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Apple Pullover Novita Muumitalo

Apple Pullover Novita Muumitalo

As low as €1.90

The Apple Pullover is worked from the top down. The rest of the pullover is worked in stripes in the round with a vertical stripe running down the centre back, which conveniently hides the jog usually created by working stripes in the round.
Magazine Novita Kesä 2020 -lehti (in Finnish)
Pattern N:o in Magazine 31
Skill level Intermediate
Apple Pullover Novita Muumitalo
€7.50
€4.50
€7.50
€7.50
€7.50
€4.50
€7.50
€7.50
€7.50
€4.50
€7.50
€7.50
€7.50
€4.50
€7.50
€7.50
Novita crochet hook 15 cm -3.0 mm
€2.10
Novita Finishing Needle 2 pcs
€1.90

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Apple Pullover Novita Muumitalo
Apple Pullover Novita Muumitalo

In stock

€1.90

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Summary

     

    Availability:In stock
    SKU N022031
    Pattern details
    Size
    0-6 kk (6-12 kk) 1-2 v (2-3 v)

    Yarn demand
    Novita Muumitalo (100g/225m)
    Yarn A: 1 (1, 2, 2) x 100g Moomintroll (007)
    Yarn B: 1 (1, 1, 1) x 100g Stinky (099)
    Yarn C: Small quantity of Snufkin (381)
     
    Yarn D: Small quantity of Novita Nordic Wool in Squirrel (645)


    Needles and other supplies
    Needles
    3.25mm (UK 10, US 3) 60-80cm circular needles as well as needles suitable for working flat and for working small circumferences in the round.
    4mm (UK 8, US 6) 60-80cm circular needles as well as needles suitable for working flat and for working small circumferences in the round.
    3mm crochet hook
     
    Notions
    1 button
    Tapestry needle
    Measuring tape
    Scissors
     


    Designer
    Amy Philip

    Details
    Top part of body
     
    Using Yarn A, Cast on 69 (73, 77, 81) on smaller needles (3.25mm) using the long tail method. Do not join to work in the round but work back and forth in 1 x 1 rib for 5 (5, 5, 5) rows. To create a neat edge, k the first st and slip the last st purlwise with yarn in front on all rows.
     
    Change to larger needles (4mm) and continue by working back and forth in stocking stitch while continuing to k the first st and slip the last st purlwise with yarn in front on all rows to create a neat edge.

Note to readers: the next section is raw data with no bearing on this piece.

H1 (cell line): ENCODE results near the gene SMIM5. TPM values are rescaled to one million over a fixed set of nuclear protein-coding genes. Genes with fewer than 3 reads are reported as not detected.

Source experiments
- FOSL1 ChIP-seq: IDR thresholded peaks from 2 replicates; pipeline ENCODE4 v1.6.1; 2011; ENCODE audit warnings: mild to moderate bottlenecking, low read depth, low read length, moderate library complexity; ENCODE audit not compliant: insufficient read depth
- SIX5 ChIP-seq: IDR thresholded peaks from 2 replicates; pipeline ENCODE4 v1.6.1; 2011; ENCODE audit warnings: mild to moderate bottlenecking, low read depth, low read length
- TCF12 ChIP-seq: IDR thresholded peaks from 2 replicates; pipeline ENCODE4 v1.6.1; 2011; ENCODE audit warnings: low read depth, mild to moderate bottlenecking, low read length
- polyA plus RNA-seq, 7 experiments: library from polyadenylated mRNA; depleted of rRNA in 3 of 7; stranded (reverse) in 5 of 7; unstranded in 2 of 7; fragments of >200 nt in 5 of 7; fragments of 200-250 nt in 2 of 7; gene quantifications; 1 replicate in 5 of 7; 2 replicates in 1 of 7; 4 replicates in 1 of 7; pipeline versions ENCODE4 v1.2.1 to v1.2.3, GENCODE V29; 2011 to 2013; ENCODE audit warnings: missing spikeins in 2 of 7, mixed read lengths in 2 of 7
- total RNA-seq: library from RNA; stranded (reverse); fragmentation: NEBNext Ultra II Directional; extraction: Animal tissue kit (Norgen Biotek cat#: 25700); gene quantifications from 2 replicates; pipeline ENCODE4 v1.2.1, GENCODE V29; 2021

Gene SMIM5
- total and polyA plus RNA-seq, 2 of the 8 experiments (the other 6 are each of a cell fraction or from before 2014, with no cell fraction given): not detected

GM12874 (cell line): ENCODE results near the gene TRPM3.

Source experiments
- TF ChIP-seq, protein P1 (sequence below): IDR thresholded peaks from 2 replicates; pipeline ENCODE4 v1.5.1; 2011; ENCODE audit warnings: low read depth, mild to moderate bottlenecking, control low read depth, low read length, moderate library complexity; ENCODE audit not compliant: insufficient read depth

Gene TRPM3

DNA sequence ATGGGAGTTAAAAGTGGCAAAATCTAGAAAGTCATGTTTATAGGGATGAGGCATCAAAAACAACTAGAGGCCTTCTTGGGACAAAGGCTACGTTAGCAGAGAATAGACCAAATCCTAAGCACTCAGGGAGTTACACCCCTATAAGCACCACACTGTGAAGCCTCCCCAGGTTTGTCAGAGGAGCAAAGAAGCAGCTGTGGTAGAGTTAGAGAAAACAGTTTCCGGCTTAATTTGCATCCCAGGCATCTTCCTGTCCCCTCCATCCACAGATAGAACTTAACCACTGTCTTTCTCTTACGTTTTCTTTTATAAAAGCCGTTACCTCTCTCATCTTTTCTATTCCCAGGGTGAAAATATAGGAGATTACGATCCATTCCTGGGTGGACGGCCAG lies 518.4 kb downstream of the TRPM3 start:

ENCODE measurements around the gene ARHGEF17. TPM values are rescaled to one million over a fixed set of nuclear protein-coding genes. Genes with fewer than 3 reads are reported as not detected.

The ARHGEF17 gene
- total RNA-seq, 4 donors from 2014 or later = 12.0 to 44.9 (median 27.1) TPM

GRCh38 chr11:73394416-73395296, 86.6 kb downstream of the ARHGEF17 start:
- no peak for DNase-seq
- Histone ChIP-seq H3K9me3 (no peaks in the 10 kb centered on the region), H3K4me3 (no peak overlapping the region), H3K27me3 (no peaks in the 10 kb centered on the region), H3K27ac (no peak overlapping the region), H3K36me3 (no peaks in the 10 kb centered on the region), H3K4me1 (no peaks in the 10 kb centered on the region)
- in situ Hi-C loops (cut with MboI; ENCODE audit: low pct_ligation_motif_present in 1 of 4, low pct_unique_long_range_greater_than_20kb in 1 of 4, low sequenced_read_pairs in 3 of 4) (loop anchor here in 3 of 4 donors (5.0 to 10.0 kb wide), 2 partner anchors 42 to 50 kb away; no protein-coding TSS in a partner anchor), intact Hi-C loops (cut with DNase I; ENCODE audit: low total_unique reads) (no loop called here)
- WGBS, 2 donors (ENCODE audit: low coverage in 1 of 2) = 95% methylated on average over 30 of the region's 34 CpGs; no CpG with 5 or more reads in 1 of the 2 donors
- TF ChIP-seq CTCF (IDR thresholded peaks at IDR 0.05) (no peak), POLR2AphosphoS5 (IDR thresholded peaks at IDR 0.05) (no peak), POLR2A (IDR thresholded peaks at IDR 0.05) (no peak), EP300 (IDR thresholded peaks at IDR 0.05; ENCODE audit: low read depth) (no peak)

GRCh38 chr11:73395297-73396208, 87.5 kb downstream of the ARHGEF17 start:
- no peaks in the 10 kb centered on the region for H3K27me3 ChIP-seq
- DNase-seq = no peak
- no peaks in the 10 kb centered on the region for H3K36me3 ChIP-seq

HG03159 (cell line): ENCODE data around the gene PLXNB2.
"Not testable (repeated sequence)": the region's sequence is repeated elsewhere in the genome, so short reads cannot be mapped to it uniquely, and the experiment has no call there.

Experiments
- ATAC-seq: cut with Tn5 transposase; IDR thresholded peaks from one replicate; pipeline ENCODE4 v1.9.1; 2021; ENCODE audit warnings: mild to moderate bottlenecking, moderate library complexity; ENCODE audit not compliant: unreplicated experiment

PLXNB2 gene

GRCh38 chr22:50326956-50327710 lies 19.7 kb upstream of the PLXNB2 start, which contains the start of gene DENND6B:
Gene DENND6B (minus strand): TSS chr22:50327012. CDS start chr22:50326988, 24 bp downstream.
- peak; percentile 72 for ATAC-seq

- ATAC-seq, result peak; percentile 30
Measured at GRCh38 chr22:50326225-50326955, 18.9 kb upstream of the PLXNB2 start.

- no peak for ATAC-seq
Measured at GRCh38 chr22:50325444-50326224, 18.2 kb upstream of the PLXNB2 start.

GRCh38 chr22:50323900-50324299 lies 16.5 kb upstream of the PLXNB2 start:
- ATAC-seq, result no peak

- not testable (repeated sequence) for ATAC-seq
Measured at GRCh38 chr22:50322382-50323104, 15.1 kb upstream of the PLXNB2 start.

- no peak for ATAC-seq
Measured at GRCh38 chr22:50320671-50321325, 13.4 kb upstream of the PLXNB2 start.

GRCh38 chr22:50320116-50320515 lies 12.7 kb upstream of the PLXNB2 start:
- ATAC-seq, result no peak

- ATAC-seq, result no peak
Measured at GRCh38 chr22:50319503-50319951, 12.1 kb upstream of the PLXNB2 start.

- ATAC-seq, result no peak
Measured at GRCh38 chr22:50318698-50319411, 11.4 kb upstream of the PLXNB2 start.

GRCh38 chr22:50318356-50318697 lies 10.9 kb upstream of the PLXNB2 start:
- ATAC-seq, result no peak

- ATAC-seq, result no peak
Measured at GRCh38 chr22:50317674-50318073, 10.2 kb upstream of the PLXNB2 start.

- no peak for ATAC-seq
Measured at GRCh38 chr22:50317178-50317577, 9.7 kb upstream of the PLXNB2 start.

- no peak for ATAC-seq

Set up row (WS): mark the raglan sts as follows.
     
    p 13 (13, 14, 15 ) for left back opening, PM, p 9 (10, 11, 11) for left sleeve, PM, p 25 (27, 27, 29) for front, PM, p (9, 10, 11, 11) for right sleeve, PM, p 13 (13, 14, 15) for right back opening.
     
    Continue working back and forth in stocking stitch with raglan increases on the RS rows as follows.
     
    Row 1 (RS): [k to marker, M1R, SM, k1, M1L] four times, k to end 8 sts increased, 77 (81, 85, 89) sts.
     
    Row 2 (WS): p to end of row, slipping the markers as you go.
     
    Row 3 (RS): [k to marker, M1R, SM, k1, M1L] four times, k to end. sts increased, 85 (89, 93, 97) sts
     
    Row 4 (WS): p to end of row, slipping the markers as you go.
     
    Row 5 (RS): [k to marker, M1R, SM, k1, M1L] four times, k to end. 8 sts increased 93, (97, 101, 105) sts
     
    Rows 6 (WS): p to end of row, slipping the markers as you go.
     
    Row 7 (RS): [k to marker, M1R, SM, k1, M1L] four times, k to end. 8 sts increased 101 (105, 109, 113) sts
     
    Row 8 (WS): p to end of row, slipping the markers as you go.
     
    Row 9 (RS): [k to marker, M1R, SM, k1, M1L] four times. k to end. 8 sts increased 109 (113, 117, 121) sts.
     
    On the next row the stripe sequence begins. The stripe sequence is as follows: